Many people are born with deficient, flat-looking cheeks; others lose facial fat as they age, particularly in the mid-face/cheek area. There are several ways to augment the cheeks and correct these issues. The simplest way is by adding a special, anatomical implant to the cheeks. The other method, which is used separately or in conjunction with small implants, is fat transfer. Fat transfer is especially beneficial when people have suffered a loss of fat in several areas that are difficult to treat with an implant alone.
Smooth, contoured cheeks and high cheekbones have traditionally been considered a sign of beauty and youth. Unfortunately, as people age, shallowness often develops in the mid cheeks due to loss of fat or the pull of gravity. Sometimes, a facelift or mid-face lift can restore the cheek to its more youthful appearance by lifting the sagging jowl fat back up into the cheek area. However, that may not always be enough.
Silastic cheek implants are inserted through a small incision made inside the mouth in the crease above the upper lip. They are positioned in place, and dissolvable sutures close the incisions on each side. Dr. Frenzel uses special sutures or screws to secure the implants and then closes the incisions.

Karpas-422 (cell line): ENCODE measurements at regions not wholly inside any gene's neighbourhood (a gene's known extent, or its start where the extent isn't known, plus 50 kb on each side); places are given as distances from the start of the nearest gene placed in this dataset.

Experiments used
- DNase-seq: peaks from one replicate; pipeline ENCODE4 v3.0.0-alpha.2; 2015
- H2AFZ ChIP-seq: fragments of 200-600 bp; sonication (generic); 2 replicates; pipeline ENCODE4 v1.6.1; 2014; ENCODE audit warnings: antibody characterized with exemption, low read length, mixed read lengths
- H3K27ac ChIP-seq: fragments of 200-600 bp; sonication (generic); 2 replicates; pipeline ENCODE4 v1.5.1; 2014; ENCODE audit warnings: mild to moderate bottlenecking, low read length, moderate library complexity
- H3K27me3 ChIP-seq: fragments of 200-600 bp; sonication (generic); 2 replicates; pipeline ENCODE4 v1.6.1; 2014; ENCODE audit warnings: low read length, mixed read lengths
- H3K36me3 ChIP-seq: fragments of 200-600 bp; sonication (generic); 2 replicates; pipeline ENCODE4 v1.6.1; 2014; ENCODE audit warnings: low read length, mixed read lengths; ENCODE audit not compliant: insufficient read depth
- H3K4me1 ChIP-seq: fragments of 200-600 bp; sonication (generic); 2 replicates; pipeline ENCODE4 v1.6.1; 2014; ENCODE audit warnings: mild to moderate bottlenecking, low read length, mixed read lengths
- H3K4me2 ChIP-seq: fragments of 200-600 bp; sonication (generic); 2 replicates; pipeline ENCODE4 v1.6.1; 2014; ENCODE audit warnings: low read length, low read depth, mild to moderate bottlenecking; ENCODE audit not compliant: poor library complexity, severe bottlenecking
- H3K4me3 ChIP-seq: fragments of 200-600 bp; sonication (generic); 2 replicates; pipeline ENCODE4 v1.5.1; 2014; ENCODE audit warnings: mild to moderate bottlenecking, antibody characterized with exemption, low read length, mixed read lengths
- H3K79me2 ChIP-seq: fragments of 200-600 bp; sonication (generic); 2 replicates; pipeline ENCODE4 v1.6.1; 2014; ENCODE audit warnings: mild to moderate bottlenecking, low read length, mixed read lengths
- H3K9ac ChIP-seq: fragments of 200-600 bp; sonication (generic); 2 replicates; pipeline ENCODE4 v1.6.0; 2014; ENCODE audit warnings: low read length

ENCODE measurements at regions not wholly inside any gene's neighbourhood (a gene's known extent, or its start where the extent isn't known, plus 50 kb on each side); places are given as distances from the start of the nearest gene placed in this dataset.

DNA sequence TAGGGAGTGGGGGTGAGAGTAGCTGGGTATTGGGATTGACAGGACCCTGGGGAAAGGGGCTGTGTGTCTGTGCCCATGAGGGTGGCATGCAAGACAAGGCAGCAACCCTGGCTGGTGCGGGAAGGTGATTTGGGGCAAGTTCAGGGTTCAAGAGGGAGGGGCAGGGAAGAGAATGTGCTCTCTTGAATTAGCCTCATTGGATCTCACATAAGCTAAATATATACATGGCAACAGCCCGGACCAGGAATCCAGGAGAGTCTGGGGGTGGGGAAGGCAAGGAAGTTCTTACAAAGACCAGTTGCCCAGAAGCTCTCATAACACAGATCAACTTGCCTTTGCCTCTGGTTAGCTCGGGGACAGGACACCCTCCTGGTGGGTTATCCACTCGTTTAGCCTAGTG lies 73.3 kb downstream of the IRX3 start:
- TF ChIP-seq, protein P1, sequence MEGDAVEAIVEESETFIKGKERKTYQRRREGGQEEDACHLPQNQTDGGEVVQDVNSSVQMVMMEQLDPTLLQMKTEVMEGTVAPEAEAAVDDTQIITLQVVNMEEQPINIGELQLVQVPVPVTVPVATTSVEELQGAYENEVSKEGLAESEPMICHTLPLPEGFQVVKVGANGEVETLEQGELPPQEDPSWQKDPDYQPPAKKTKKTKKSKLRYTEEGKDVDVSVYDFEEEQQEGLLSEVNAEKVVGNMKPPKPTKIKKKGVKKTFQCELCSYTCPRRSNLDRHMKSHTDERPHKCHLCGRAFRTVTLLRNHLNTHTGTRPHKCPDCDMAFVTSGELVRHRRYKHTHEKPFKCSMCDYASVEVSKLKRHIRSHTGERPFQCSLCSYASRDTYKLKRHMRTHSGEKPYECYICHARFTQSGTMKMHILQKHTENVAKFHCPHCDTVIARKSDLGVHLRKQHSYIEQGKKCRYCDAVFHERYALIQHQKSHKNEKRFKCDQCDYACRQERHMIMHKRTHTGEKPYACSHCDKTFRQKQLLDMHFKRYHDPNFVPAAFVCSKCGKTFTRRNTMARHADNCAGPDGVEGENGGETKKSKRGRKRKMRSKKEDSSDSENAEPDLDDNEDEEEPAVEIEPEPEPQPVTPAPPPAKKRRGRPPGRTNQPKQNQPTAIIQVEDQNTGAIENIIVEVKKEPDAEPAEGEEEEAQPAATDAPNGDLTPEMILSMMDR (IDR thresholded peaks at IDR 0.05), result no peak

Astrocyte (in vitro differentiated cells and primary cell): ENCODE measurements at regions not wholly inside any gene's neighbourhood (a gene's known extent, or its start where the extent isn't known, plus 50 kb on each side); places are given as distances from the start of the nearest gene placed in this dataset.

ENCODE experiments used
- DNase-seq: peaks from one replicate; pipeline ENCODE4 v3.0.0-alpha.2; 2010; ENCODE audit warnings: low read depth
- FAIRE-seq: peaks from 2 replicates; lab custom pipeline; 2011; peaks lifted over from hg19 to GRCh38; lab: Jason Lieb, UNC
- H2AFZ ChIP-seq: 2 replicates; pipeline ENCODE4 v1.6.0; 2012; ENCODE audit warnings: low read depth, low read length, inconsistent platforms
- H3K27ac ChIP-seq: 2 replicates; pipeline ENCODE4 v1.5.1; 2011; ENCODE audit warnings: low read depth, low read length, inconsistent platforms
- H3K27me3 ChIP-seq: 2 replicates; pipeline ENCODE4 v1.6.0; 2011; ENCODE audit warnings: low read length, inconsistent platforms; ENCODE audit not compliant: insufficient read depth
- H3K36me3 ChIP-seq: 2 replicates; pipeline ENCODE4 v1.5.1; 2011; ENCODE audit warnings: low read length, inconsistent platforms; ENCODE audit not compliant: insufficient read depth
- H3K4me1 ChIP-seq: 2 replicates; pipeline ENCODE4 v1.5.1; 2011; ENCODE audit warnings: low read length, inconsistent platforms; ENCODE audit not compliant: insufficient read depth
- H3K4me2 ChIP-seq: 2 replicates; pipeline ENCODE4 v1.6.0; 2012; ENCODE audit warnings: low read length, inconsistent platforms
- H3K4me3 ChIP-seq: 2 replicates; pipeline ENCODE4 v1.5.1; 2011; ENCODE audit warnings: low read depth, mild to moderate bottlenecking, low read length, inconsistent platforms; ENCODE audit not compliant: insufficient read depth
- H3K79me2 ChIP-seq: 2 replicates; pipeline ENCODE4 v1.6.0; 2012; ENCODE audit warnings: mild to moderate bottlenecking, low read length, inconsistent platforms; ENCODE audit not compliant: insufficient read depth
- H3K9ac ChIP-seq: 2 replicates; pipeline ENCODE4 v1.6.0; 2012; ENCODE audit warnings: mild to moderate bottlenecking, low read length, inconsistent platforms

Cheek augmentation with implants is an outpatient procedure performed under general or local anesthesia with mild IV sedation. Recovery is usually rapid, and discomfort is minimal. However, some swelling can last for a few weeks.
Fat is harvested through liposuction, usually on the abdomen or thigh. It is purified, prepared into vials, and stored in a special freezer. The area to be augmented is numbed with a local anesthetic, and the fat is meticulously injected in layers into the sallow areas of the cheeks in 2-3 sessions. By layering the fat and not over-injecting at one sitting, more of the fat is maintained long term. Fat transfers are especially useful in cases where multiple areas of hollowness are involved or where implants would not be sufficient. Fat alone, however, does not provide the form that some people need from an implant, such as in the case of hereditary flat-looking cheeks with deficient cheekbones.
Recovery is quick and risks are very minimal. One may experience some temporary bruising, swelling, and possibly lumpiness. The success rate of the fat lasting long-term seems to depend upon the mobility of the area involved. Cheek areas do very well.
For more information on cheek augmentation with facial implants or fat transfer, contact Advanced Cosmetic Surgery.